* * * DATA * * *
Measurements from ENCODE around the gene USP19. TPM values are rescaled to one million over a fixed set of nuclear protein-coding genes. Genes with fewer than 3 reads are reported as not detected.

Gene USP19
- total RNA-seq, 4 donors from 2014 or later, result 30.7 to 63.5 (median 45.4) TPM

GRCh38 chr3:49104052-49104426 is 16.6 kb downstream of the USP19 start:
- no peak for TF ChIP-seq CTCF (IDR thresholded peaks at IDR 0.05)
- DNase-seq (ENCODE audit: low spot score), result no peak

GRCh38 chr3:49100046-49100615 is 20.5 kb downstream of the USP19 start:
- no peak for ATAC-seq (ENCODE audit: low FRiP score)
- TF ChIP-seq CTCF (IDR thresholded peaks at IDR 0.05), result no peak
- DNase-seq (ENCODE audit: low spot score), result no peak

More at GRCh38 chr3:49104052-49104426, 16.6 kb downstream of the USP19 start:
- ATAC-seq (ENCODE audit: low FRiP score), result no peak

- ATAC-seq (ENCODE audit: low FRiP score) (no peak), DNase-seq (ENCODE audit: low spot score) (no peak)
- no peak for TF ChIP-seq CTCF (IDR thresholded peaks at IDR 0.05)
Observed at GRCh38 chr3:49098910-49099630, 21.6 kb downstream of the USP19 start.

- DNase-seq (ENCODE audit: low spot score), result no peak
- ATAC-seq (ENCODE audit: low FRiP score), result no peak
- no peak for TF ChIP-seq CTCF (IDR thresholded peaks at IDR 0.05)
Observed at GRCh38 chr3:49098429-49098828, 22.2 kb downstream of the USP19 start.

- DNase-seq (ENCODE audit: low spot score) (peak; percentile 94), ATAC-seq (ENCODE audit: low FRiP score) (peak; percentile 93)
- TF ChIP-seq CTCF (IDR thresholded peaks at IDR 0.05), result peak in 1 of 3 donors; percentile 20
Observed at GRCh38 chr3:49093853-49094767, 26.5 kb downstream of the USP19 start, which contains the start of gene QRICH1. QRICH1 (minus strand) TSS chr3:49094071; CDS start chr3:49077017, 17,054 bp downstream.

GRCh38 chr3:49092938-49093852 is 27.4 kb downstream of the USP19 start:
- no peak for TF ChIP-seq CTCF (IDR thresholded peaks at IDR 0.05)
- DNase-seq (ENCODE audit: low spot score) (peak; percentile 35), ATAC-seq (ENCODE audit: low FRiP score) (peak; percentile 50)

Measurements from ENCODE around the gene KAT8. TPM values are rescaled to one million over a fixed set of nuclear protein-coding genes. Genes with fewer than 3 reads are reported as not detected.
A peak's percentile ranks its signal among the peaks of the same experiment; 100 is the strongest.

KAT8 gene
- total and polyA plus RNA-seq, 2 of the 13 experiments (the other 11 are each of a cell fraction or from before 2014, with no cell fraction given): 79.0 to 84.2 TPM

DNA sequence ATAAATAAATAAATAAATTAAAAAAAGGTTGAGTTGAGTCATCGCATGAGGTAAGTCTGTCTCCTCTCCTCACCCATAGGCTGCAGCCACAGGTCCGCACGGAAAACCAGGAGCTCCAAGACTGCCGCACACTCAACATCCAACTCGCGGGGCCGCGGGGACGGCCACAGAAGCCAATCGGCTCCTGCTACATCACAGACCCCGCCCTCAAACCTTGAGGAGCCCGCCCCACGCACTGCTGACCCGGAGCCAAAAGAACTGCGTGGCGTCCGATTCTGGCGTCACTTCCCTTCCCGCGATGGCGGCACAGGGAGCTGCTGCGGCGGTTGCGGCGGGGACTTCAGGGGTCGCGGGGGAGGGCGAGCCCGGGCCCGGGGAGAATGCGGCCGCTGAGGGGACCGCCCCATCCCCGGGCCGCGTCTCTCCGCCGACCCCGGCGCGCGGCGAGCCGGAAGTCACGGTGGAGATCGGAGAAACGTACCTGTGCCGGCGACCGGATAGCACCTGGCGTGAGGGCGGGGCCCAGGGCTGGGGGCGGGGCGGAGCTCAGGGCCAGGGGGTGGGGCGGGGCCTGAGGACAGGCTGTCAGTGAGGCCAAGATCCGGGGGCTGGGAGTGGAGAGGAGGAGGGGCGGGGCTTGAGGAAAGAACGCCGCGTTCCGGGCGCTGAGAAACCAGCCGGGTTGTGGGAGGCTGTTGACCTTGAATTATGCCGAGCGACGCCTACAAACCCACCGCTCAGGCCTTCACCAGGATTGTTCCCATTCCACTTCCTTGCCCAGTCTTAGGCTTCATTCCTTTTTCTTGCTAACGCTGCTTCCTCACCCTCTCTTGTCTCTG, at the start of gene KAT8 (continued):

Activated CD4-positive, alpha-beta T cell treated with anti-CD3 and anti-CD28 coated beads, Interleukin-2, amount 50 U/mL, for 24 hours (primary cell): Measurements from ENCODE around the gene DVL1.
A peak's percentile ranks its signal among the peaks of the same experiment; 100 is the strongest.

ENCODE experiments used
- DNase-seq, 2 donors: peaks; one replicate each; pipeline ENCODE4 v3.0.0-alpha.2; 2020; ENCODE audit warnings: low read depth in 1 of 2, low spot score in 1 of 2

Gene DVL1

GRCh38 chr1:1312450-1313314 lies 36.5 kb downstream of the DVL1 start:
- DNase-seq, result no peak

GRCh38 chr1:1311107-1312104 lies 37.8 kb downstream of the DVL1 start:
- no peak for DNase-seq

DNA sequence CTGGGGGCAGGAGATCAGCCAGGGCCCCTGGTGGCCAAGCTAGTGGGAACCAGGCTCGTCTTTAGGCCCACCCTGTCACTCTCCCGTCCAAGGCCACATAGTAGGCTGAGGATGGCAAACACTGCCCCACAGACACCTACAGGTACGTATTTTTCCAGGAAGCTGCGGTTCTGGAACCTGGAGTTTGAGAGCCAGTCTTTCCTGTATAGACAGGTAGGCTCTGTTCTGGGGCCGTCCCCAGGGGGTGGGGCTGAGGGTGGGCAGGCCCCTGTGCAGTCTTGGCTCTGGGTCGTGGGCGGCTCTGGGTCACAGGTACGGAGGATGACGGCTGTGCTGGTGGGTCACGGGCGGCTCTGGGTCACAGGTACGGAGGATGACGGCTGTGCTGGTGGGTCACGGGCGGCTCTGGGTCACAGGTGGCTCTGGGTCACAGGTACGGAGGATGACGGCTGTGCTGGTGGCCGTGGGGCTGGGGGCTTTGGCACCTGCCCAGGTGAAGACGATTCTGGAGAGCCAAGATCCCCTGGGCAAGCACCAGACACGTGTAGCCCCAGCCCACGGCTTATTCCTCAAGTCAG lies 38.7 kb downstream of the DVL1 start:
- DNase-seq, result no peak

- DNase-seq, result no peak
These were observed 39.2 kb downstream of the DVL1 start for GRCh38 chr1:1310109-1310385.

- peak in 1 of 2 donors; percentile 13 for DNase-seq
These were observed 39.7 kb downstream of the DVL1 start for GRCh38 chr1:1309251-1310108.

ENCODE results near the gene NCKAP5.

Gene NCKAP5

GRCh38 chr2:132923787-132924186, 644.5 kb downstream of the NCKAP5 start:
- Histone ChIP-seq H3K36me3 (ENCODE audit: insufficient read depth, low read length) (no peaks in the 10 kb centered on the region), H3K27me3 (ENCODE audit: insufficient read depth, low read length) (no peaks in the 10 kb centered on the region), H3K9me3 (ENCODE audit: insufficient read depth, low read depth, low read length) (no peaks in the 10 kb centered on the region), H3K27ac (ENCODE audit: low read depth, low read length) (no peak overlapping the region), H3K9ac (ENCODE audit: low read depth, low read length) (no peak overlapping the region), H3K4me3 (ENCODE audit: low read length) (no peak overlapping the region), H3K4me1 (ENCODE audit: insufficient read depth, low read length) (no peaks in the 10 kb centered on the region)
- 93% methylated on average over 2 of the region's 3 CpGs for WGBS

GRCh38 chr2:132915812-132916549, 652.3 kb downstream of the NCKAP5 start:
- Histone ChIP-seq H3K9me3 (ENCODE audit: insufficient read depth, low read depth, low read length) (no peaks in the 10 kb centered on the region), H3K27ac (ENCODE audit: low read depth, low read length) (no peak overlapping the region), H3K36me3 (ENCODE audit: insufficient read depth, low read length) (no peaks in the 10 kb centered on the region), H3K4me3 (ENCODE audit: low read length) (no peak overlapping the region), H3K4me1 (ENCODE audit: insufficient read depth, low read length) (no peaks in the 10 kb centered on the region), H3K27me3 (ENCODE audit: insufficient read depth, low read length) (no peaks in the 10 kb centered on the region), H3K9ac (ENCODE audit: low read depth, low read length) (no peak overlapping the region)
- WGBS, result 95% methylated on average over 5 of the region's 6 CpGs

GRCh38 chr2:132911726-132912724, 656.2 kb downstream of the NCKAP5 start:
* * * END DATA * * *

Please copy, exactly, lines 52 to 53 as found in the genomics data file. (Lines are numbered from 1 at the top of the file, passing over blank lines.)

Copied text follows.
- Histone ChIP-seq H3K9me3 (ENCODE audit: insufficient read depth, low read depth, low read length) (no peaks in the 10 kb centered on the region), H3K27ac (ENCODE audit: low read depth, low read length) (no peak overlapping the region), H3K36me3 (ENCODE audit: insufficient read depth, low read length) (no peaks in the 10 kb centered on the region), H3K4me3 (ENCODE audit: low read length) (no peak overlapping the region), H3K4me1 (ENCODE audit: insufficient read depth, low read length) (no peaks in the 10 kb centered on the region), H3K27me3 (ENCODE audit: insufficient read depth, low read length) (no peaks in the 10 kb centered on the region), H3K9ac (ENCODE audit: low read depth, low read length) (no peak overlapping the region)
- WGBS, result 95% methylated on average over 5 of the region's 6 CpGs